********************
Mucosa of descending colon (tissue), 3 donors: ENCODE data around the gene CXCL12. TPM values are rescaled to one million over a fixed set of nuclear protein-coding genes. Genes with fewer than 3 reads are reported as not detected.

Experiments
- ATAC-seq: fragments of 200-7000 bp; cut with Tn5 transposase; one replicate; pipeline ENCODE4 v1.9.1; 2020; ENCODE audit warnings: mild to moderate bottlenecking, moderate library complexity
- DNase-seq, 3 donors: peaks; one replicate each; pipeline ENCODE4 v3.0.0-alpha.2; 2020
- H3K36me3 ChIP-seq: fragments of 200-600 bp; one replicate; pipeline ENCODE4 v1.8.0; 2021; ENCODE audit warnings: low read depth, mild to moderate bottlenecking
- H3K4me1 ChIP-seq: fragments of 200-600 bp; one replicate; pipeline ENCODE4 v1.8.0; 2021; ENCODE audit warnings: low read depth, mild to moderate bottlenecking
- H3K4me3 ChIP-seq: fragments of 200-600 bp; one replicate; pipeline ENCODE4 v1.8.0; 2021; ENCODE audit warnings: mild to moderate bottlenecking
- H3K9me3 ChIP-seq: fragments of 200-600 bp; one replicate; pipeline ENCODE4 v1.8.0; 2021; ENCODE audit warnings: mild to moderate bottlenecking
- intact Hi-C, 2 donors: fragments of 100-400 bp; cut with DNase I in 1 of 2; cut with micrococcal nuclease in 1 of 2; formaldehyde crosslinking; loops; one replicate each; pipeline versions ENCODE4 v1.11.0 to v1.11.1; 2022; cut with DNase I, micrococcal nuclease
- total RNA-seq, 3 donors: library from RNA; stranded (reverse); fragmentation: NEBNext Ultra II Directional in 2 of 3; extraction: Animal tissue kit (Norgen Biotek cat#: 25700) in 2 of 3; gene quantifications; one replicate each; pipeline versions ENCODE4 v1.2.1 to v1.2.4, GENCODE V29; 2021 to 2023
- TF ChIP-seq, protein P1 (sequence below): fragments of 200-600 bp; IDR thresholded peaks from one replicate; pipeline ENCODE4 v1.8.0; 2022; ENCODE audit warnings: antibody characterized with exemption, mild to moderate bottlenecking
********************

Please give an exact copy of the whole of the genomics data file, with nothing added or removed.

Mucosa of descending colon (tissue), 3 donors: ENCODE data around the gene CXCL12. TPM values are rescaled to one million over a fixed set of nuclear protein-coding genes. Genes with fewer than 3 reads are reported as not detected.

Experiments
- ATAC-seq: fragments of 200-7000 bp; cut with Tn5 transposase; one replicate; pipeline ENCODE4 v1.9.1; 2020; ENCODE audit warnings: mild to moderate bottlenecking, moderate library complexity
- DNase-seq, 3 donors: peaks; one replicate each; pipeline ENCODE4 v3.0.0-alpha.2; 2020
- H3K36me3 ChIP-seq: fragments of 200-600 bp; one replicate; pipeline ENCODE4 v1.8.0; 2021; ENCODE audit warnings: low read depth, mild to moderate bottlenecking
- H3K4me1 ChIP-seq: fragments of 200-600 bp; one replicate; pipeline ENCODE4 v1.8.0; 2021; ENCODE audit warnings: low read depth, mild to moderate bottlenecking
- H3K4me3 ChIP-seq: fragments of 200-600 bp; one replicate; pipeline ENCODE4 v1.8.0; 2021; ENCODE audit warnings: mild to moderate bottlenecking
- H3K9me3 ChIP-seq: fragments of 200-600 bp; one replicate; pipeline ENCODE4 v1.8.0; 2021; ENCODE audit warnings: mild to moderate bottlenecking
- intact Hi-C, 2 donors: fragments of 100-400 bp; cut with DNase I in 1 of 2; cut with micrococcal nuclease in 1 of 2; formaldehyde crosslinking; loops; one replicate each; pipeline versions ENCODE4 v1.11.0 to v1.11.1; 2022; cut with DNase I, micrococcal nuclease
- total RNA-seq, 3 donors: library from RNA; stranded (reverse); fragmentation: NEBNext Ultra II Directional in 2 of 3; extraction: Animal tissue kit (Norgen Biotek cat#: 25700) in 2 of 3; gene quantifications; one replicate each; pipeline versions ENCODE4 v1.2.1 to v1.2.4, GENCODE V29; 2021 to 2023
- TF ChIP-seq, protein P1 (sequence below): fragments of 200-600 bp; IDR thresholded peaks from one replicate; pipeline ENCODE4 v1.8.0; 2022; ENCODE audit warnings: antibody characterized with exemption, mild to moderate bottlenecking